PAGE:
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What’s New with Developer and Automation Interfaces for vSphere 6.5?

VMworld Europe 2016 wrapped up last week and there’s been a lot of new and exciting products and features announced. One of the more exciting things that have been announced have been around the automation and development space.

As seen from the keynote in Barcelona (see about 35 minutes in), VMware is taking the developer and automation specialists seriously. In the new vSphere 6.5 release we are providing simplified and modern API interfaces and giving customers their choice of access with language bindings and automation tools to a fresh new modern set of APIs.

What’s New

VMware vCenter has received some new extensions to its REST based API. In vSphere 6.0, this API set provides the ability to manage the Content Library and Tagging but now also includes the ability to manage and configure the vCenter Server Appliance (VCSA) based functionality and basic VM management.

REST API Documentation

VCSA API

The VCSA’s new and simplified REST based API will consistently be able to manage things like how to access the appliance, managing user accounts, checking on the health of the appliance or even the services of the appliance itself, networking configurations like firewall rules or proxy settings, being able to provide a file based backup or restore of appliance and even managing system settings like NTP or just checking the uptime or version.
 

Virtual Machine API

Additional functionality has been added for handling the management of VMs, using the range of interfaces (including REST) you will be able to read information, create, update and even delete VMs, as well as setting their power state and working with the hardware. Some example hardware tasks would be connecting the CD-ROM, updating the RAM allotment, adding a network adapter, removing a hard disk, and so forth.

All of this not just available via the developer and automation tooling but also simplified to make sure they are easily discoverable and the use of strong defaults means you only specify the information that is needed, a simple example of this means that to create a VM is now as easy as 12 lines of JSON and a single API call.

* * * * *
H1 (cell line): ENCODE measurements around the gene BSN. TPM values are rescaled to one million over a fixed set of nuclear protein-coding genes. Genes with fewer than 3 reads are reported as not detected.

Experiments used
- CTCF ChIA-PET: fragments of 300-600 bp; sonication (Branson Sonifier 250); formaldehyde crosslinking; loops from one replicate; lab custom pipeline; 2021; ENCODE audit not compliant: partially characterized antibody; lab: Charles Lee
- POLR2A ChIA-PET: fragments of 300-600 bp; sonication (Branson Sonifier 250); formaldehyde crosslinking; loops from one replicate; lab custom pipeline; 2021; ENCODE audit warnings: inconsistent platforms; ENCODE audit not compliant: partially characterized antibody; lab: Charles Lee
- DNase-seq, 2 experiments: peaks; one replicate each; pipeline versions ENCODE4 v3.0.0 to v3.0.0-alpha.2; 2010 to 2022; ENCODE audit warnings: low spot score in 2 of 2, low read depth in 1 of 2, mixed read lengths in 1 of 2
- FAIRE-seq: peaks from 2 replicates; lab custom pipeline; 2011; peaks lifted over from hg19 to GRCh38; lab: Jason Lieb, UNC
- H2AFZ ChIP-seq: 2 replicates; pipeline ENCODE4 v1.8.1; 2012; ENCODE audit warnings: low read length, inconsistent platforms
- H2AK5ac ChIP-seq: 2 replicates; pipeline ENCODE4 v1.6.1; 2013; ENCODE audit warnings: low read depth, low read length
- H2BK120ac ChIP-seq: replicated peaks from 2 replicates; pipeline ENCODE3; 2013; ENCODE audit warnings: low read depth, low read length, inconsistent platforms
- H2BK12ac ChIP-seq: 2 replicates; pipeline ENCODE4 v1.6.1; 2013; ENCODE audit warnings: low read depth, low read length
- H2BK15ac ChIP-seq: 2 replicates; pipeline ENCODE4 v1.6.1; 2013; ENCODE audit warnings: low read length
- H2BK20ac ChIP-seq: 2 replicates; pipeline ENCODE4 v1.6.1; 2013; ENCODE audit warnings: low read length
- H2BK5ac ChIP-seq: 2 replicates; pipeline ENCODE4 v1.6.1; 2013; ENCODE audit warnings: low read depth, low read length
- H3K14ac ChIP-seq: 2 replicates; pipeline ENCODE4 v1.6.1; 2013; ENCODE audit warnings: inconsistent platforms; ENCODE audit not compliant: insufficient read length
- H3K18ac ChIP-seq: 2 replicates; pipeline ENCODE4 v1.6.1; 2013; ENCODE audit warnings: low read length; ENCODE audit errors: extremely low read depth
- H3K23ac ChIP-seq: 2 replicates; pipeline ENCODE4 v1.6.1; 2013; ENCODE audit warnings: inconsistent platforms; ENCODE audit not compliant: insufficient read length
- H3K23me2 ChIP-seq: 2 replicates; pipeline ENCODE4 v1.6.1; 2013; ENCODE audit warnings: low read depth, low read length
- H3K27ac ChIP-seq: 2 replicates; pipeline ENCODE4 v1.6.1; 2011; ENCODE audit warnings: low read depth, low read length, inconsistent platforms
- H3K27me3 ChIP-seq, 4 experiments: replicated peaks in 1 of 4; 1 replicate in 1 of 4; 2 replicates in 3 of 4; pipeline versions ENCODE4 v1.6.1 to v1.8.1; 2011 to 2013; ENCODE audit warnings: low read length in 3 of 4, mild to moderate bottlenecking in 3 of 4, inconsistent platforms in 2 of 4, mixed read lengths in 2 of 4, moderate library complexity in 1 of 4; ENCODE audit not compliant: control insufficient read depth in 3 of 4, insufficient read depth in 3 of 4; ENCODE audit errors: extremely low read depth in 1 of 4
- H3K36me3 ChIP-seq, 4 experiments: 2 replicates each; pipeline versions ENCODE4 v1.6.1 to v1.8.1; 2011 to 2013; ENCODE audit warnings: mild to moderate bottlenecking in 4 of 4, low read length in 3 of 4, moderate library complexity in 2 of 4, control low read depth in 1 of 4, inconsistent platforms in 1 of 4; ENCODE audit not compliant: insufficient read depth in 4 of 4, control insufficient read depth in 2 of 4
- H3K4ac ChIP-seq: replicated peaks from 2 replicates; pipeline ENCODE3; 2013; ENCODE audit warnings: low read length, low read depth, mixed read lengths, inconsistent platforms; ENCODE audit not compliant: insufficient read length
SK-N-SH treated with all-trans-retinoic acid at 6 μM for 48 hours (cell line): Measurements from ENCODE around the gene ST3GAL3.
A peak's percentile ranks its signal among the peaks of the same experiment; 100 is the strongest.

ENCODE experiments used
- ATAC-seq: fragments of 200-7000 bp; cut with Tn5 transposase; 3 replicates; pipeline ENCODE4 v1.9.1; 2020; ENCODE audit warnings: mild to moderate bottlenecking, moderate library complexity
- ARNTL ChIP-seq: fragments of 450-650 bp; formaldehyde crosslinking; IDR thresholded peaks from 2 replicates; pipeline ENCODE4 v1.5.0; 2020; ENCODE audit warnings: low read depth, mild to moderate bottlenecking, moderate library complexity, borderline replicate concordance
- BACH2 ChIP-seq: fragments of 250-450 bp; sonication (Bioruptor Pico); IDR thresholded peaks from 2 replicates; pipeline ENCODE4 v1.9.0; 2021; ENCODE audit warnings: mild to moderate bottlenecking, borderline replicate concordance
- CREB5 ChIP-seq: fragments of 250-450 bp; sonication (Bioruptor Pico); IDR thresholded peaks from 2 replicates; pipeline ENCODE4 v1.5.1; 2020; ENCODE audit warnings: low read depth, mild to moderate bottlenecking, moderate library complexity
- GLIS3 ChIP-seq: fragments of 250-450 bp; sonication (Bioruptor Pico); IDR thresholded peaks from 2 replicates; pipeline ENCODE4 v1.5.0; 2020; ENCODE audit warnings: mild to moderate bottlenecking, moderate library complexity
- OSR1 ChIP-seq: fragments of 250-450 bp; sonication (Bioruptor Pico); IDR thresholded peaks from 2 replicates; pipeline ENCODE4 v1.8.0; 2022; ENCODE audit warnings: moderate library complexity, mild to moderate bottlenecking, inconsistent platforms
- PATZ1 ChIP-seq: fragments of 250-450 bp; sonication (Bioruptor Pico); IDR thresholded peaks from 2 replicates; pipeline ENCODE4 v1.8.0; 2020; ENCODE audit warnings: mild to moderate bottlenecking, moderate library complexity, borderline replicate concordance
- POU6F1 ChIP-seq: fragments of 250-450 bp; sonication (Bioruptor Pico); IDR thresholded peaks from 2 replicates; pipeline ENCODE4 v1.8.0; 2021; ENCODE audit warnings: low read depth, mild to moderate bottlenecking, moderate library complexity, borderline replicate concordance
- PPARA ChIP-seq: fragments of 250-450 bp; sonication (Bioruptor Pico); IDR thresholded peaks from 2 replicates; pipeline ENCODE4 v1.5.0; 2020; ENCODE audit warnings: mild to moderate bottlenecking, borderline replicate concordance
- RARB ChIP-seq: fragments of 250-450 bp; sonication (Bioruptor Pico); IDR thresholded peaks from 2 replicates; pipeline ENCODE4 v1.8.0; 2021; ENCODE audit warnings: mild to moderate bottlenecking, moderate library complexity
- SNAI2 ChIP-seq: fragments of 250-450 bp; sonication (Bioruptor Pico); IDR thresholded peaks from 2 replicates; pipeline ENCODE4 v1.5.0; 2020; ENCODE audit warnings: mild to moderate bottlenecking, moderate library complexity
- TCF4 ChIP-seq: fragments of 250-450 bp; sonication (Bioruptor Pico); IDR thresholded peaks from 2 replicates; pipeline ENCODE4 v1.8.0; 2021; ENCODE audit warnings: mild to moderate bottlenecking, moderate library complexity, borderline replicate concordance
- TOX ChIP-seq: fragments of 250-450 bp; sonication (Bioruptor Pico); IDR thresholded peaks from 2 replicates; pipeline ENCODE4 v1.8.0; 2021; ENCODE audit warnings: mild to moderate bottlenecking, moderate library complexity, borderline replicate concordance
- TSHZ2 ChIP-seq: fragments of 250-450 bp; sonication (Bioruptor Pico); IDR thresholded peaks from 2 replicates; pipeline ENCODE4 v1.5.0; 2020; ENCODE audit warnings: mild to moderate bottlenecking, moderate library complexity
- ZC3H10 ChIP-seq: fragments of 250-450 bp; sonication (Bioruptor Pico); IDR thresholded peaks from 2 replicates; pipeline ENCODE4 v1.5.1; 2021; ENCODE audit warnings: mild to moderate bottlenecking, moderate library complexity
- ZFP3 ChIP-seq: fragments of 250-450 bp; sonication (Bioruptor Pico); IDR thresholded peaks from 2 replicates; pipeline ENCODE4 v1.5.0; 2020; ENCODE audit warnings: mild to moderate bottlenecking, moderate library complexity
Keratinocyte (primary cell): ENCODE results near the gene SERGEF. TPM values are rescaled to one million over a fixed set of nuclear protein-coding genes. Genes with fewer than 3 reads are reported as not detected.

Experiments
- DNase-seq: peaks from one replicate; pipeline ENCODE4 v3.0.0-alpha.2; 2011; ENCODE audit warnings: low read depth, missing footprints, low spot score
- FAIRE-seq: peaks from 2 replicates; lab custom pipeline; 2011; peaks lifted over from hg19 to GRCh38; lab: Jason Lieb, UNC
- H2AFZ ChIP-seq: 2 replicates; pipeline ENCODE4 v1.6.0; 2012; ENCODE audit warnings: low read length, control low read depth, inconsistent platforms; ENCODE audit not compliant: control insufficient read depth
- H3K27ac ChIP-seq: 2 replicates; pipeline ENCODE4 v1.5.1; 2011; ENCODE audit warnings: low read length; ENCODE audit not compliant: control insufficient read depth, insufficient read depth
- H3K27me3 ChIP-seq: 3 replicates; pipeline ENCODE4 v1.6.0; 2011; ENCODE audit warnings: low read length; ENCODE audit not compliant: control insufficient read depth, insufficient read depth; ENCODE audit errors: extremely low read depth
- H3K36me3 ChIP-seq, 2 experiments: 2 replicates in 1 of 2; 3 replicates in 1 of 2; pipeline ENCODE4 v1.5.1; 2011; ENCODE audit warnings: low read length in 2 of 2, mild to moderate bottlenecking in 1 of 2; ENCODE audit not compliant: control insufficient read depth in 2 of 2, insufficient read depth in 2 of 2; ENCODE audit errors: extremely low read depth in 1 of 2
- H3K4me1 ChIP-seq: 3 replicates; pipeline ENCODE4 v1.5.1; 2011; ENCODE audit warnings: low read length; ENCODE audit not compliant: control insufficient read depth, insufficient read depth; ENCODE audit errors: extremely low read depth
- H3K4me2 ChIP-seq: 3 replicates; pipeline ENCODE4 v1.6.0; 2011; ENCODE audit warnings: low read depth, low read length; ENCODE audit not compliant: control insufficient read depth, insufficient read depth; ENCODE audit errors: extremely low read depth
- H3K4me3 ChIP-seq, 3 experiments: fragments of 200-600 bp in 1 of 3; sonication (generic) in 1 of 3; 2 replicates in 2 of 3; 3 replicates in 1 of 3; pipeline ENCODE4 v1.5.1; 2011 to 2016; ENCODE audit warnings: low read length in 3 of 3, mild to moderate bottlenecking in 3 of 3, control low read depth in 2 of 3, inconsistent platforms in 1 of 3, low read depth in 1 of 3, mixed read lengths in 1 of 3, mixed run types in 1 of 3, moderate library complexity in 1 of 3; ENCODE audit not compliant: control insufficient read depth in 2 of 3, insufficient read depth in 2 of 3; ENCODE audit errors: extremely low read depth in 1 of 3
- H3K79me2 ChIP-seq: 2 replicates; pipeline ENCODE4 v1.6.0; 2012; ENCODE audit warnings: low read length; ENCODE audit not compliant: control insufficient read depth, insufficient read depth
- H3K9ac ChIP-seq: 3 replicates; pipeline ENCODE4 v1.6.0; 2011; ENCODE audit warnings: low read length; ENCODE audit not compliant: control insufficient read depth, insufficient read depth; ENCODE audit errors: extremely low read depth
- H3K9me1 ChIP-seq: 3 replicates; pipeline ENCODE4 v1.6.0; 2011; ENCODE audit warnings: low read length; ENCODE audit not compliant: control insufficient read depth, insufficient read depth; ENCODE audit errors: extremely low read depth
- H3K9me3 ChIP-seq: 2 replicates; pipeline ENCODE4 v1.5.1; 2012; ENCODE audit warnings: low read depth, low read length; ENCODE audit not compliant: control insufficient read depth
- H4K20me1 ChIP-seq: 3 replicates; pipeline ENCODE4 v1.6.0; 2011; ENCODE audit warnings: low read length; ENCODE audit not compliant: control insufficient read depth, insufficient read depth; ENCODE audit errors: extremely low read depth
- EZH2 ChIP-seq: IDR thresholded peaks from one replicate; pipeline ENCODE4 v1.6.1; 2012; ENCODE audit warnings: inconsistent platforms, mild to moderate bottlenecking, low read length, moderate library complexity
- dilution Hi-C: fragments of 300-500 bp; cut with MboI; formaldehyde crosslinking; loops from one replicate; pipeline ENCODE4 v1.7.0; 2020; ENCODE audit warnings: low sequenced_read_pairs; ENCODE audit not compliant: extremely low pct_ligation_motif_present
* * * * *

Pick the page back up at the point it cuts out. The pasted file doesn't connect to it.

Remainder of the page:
Discover the APIs with the new API Explorer

What’s the best way to learn about these awesome new APIs? How about checking out the API Explorer that lives on the vCenter. It’s available on the vCenter server at the following URL: http://*vCenter URL*/apiexplorer Once connected, the API Explorer will display information about the numerous endpoints available in order to easily understand the API models. The API Explorer also allows users to expand each API call and check out the required fields, understand the request body, see the available filter information, as well as a list of response messages. One of my favorite capabilities, the ability to click a button and trying out the calls live!

vSphere API Explorer

Process Improvements

Process Improvements for Developer and Automation Interfaces
Due to how the above APIs are defined, we also have the ability to greatly improve our turnaround time on providing resources! This process allows us to provide a number of developer and automation based tool integrations out of the box.

The SDK with new improved, simplified samples will include Java, .NET, Python, Ruby, and Perl.

This also allows our automation tools to be provided on day 0 as well. The associated PowerCLI cmdlets, Datacenter CLI commands (new in 6.5), vRealize Orchestrator workflows, and so forth are all part of the process. Lastly, and probably the best part, the documentation is created as well. The documentation will be fully featured and much easier to understand!

Summary

vSphere 6.5 brings all the features and improvements from above and many more. One thing is certain though, the future is bright when it comes to VMware’s developer and automation interfaces. This blog post shows a summary of a lot of new features that each deserve their own blog posts, watch this blog over the next couple of months as there will be several more blog posts diving further into each of these areas!

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Kyle Ruddy

About Kyle Ruddy

Kyle Ruddy is a Senior Technical Marketing Engineer at VMware in the Cloud Platform Business Unit. Kyle currently focuses on vSphere with Operations Management as well as all things API, SDK, and CLI. Kyle can be found blogging on VMware blogs, http://blogs.vmware.com/vSphere and http://blogs.vmware.com/PowerCLI, and his personal blog, http://www.thatcouldbeaproblem.com. You can follow Kyle on twitter as @kmruddy.

One thought on “What’s New with Developer and Automation Interfaces for vSphere 6.5?

  1. Pingback: New vSphere 6.5 APIs worth checking out | virtuallyGhetto

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